Into Film Clubs
Find out everything you need to know about starting an Into Film Club.
Film: A Language Without Borders is a new film education project for schools with high numbers of children from other countries, and below, Mark Reid, Head of Education at the British Film Institute (BFI), explains the purpose of this new collaborative, multi-national project.
European countries have for centuries welcomed groups of people from outside their borders. People who bring with them experiences, aspirations, talents - and challenges - that have enriched the countries they have arrived in. In society today, schools are at the forefront of these movements. For example, in 2015/16, German schools took in 360,000 children from other countries - that's a number the size of the population of Nottingham.
In 2017, German non-profit organisation Vision Kino, together with the BFI and the Danish Film Institute, developed a programme to help schools have conversations about migration. The programme is built around eight European feature films for children and young adults, as well as three classic short films, each with detailed teaching resources and learning activities, and complemented by research investigating the effectiveness of the approaches. The programme was successful in receiving funding from the European Union's Creative Europe programme, and runs throughout 2018, with the outcomes presented at Vision Kino's international film education conference in Erfurt, Germany, in November 2018.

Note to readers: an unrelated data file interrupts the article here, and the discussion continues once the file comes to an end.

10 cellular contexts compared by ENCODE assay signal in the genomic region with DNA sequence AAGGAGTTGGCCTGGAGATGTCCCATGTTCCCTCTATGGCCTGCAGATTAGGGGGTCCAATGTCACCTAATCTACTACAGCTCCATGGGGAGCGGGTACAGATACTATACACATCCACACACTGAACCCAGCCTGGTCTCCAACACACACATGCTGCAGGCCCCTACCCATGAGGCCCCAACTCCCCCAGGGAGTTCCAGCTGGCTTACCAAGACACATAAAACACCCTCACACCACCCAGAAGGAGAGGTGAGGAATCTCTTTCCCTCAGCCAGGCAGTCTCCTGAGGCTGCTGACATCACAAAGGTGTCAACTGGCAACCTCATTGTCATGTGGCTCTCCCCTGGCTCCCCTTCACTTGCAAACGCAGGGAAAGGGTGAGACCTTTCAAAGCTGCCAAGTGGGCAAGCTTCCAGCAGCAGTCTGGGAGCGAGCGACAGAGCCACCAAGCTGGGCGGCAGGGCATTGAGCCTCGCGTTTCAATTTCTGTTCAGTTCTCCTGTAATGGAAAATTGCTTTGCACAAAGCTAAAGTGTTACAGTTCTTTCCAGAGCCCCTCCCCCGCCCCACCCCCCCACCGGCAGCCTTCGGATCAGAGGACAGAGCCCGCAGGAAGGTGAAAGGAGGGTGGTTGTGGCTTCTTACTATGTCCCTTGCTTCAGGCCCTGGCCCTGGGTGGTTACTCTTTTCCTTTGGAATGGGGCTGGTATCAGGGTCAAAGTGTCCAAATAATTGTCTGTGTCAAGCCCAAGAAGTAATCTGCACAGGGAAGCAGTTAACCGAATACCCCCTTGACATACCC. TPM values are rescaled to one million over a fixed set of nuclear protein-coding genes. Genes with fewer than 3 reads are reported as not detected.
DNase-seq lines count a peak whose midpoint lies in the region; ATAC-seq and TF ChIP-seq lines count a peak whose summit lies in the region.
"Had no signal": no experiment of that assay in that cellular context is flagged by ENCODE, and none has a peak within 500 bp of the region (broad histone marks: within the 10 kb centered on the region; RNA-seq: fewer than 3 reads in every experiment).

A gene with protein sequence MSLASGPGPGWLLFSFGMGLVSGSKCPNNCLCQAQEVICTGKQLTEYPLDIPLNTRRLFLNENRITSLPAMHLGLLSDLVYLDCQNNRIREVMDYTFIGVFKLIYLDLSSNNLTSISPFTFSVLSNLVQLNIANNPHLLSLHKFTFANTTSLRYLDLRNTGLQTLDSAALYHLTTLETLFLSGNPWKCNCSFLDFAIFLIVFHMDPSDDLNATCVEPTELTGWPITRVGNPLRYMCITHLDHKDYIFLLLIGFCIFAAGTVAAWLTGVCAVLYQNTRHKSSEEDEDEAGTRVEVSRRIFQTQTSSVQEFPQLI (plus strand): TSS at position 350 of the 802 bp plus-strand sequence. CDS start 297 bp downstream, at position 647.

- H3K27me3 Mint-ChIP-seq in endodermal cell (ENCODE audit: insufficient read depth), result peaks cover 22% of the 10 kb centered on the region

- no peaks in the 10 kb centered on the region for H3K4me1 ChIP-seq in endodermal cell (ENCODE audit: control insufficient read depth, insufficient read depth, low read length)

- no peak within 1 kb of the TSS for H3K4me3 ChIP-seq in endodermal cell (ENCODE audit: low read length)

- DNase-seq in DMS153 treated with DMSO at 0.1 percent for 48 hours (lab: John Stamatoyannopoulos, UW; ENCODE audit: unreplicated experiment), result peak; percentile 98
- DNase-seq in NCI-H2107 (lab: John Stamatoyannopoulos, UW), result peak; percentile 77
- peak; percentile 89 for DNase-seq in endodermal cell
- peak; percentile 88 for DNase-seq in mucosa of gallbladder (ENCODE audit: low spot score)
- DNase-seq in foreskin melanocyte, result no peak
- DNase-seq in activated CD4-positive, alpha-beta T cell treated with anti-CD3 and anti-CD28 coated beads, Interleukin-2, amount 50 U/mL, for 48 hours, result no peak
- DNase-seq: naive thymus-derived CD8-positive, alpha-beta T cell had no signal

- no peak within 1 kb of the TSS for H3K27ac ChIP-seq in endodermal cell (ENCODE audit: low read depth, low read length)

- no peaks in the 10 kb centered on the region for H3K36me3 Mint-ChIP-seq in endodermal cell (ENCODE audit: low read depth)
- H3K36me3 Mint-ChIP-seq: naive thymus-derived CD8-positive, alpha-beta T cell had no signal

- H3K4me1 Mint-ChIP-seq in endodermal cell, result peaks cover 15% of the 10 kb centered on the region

The films don't deal directly with migration, but feature characters who might have arrived in an unfamiliar place (like Paddington, or Jemima and Johnny), who feel out of place in their community and want to assert their identities (Billy Elliott; My Life as a Courgette; We Shall Overcome), or who are suddenly on their own (Palle Alone in the World; The Red Balloon). There are plenty of other examples, all age appropriate, from Sing Street and Fighter for older teenagers, to Ernest and Celestine and Emil and the Detectives for younger children. Most of these titles are available to order for free for Into Film Clubs, and the associated resources can be downloaded from the BFI website.
In addition, many of the films are screening as part of school events in cinemas around the UK - so far at BFI Southbank (5 June), the Gulbenkian Cinema in Canterbury (20 June), and the Glasgow Film Theatre (6, 7 and 15 June). More information about these events can also be found on the BFI website.
We hope you will agree with our sentiment that film is a language without borders and connects people regardless of their origin, age, gender and life experience!
Film - A Language Without Borders is a project of the British Film Institute, the Danish Film Institute and Vision Kino gGmbH and was developed by Mark Reid (BFI), Charlotte Giese (DFI) and Sarah Duve (Vision Kino gGmbH). It is co-funded by the Creative Europe Media programme of the European Union.
Ahead of Refugee Week (19 - 25 June) Judith Dennis of the Refugee Council suggests ways of bringing incredible stories of young refugees into the classroom.
Reading time 3 mins
A selection of films exploring cultural diversity at home and abroad.
Suitable forAll ages
No. of films28
A resource to support students to engage with the ideas and issues explored during Refugee Week.
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